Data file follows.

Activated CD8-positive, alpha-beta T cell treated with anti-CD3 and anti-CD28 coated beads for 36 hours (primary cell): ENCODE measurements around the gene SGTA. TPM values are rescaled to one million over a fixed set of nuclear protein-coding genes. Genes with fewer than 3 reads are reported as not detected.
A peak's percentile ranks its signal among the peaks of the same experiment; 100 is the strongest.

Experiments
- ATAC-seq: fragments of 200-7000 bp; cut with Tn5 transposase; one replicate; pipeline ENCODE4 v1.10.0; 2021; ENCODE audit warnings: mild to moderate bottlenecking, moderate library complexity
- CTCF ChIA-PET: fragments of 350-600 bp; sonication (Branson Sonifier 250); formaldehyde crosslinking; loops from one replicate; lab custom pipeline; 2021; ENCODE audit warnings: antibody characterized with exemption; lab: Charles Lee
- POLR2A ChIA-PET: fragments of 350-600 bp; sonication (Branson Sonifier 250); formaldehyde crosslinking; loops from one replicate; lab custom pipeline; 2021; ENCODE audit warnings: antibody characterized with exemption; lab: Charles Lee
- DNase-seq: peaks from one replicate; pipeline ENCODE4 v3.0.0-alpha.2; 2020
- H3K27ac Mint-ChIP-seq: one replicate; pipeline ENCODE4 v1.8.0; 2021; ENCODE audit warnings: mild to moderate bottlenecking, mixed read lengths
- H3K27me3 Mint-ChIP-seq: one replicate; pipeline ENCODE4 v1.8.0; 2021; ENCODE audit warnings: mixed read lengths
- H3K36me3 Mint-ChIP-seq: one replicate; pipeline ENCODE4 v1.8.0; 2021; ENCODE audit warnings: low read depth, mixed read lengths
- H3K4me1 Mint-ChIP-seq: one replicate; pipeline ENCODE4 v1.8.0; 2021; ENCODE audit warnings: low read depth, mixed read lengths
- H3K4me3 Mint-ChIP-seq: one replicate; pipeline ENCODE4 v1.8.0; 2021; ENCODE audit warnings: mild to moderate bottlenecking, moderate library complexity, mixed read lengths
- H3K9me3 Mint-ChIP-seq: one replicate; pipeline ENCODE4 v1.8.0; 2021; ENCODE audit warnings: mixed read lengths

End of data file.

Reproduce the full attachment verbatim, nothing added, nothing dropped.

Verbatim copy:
Activated CD8-positive, alpha-beta T cell treated with anti-CD3 and anti-CD28 coated beads for 36 hours (primary cell): ENCODE measurements around the gene SGTA. TPM values are rescaled to one million over a fixed set of nuclear protein-coding genes. Genes with fewer than 3 reads are reported as not detected.
A peak's percentile ranks its signal among the peaks of the same experiment; 100 is the strongest.

Experiments
- ATAC-seq: fragments of 200-7000 bp; cut with Tn5 transposase; one replicate; pipeline ENCODE4 v1.10.0; 2021; ENCODE audit warnings: mild to moderate bottlenecking, moderate library complexity
- CTCF ChIA-PET: fragments of 350-600 bp; sonication (Branson Sonifier 250); formaldehyde crosslinking; loops from one replicate; lab custom pipeline; 2021; ENCODE audit warnings: antibody characterized with exemption; lab: Charles Lee
- POLR2A ChIA-PET: fragments of 350-600 bp; sonication (Branson Sonifier 250); formaldehyde crosslinking; loops from one replicate; lab custom pipeline; 2021; ENCODE audit warnings: antibody characterized with exemption; lab: Charles Lee
- DNase-seq: peaks from one replicate; pipeline ENCODE4 v3.0.0-alpha.2; 2020
- H3K27ac Mint-ChIP-seq: one replicate; pipeline ENCODE4 v1.8.0; 2021; ENCODE audit warnings: mild to moderate bottlenecking, mixed read lengths
- H3K27me3 Mint-ChIP-seq: one replicate; pipeline ENCODE4 v1.8.0; 2021; ENCODE audit warnings: mixed read lengths
- H3K36me3 Mint-ChIP-seq: one replicate; pipeline ENCODE4 v1.8.0; 2021; ENCODE audit warnings: low read depth, mixed read lengths
- H3K4me1 Mint-ChIP-seq: one replicate; pipeline ENCODE4 v1.8.0; 2021; ENCODE audit warnings: low read depth, mixed read lengths
- H3K4me3 Mint-ChIP-seq: one replicate; pipeline ENCODE4 v1.8.0; 2021; ENCODE audit warnings: mild to moderate bottlenecking, moderate library complexity, mixed read lengths
- H3K9me3 Mint-ChIP-seq: one replicate; pipeline ENCODE4 v1.8.0; 2021; ENCODE audit warnings: mixed read lengths